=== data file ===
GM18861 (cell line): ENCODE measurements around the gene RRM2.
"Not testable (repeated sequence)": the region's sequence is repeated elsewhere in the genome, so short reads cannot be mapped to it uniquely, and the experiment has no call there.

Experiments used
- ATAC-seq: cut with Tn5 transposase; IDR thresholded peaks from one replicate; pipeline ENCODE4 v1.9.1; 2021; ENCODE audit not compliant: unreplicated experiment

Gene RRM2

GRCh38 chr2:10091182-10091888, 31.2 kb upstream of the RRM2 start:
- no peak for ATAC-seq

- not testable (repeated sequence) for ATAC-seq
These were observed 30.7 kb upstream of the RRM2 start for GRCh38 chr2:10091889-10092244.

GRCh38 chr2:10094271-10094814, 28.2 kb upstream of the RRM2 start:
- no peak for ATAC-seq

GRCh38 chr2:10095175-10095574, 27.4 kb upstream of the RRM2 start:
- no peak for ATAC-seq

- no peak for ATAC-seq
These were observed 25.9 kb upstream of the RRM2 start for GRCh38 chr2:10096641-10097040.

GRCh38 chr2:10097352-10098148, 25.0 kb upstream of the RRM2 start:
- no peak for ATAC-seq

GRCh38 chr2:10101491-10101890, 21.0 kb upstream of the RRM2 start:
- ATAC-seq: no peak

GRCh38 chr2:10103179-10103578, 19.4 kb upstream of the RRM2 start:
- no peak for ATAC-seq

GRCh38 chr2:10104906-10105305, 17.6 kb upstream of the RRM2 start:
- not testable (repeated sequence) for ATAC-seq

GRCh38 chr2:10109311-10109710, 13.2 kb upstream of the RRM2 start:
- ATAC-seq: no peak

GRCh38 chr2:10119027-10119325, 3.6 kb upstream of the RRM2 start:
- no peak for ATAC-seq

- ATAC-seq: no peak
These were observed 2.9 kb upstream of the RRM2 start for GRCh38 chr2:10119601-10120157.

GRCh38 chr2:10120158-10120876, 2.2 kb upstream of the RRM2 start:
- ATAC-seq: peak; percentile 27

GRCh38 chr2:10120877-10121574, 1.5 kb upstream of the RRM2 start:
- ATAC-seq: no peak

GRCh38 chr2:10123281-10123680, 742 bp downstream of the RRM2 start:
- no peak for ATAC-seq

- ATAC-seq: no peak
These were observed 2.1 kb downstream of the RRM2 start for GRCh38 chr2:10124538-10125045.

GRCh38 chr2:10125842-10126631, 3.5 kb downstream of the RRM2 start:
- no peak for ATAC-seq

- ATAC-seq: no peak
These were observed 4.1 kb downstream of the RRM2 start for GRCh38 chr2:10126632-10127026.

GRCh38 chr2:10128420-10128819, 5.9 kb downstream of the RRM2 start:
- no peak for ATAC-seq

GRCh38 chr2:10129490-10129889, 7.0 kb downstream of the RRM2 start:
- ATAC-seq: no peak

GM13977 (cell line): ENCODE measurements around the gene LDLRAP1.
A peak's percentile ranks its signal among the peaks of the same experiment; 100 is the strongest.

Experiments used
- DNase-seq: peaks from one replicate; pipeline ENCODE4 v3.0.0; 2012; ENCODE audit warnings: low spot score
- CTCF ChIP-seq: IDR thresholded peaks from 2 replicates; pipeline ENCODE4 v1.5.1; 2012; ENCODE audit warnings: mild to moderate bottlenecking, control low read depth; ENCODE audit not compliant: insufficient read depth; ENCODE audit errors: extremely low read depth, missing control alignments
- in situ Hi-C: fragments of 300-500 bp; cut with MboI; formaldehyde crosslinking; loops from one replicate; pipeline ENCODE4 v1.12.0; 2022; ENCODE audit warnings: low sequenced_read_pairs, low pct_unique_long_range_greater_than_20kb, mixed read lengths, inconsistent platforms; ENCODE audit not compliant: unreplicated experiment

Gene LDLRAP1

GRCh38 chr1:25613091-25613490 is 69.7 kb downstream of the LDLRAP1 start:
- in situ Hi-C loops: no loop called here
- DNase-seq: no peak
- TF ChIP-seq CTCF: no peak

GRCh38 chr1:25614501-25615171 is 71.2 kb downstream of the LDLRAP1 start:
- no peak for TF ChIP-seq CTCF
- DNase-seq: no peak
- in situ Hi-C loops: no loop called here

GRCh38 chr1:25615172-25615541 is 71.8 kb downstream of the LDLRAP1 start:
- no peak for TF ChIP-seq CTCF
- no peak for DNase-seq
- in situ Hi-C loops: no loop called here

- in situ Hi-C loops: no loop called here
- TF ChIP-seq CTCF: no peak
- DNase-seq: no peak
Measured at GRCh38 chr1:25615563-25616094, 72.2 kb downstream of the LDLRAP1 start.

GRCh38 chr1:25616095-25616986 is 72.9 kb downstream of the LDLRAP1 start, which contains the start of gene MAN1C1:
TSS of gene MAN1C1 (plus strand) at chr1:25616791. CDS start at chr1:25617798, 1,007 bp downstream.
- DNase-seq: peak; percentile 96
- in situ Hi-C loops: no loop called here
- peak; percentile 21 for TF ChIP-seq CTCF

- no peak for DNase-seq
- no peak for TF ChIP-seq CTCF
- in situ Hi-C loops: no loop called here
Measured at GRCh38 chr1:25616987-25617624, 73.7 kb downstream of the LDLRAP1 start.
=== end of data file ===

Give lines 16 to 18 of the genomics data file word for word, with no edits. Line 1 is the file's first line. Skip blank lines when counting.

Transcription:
GRCh38 chr2:10097352-10098148, 25.0 kb upstream of the RRM2 start:
- no peak for ATAC-seq

GRCh38 chr2:10101491-10101890, 21.0 kb upstream of the RRM2 start: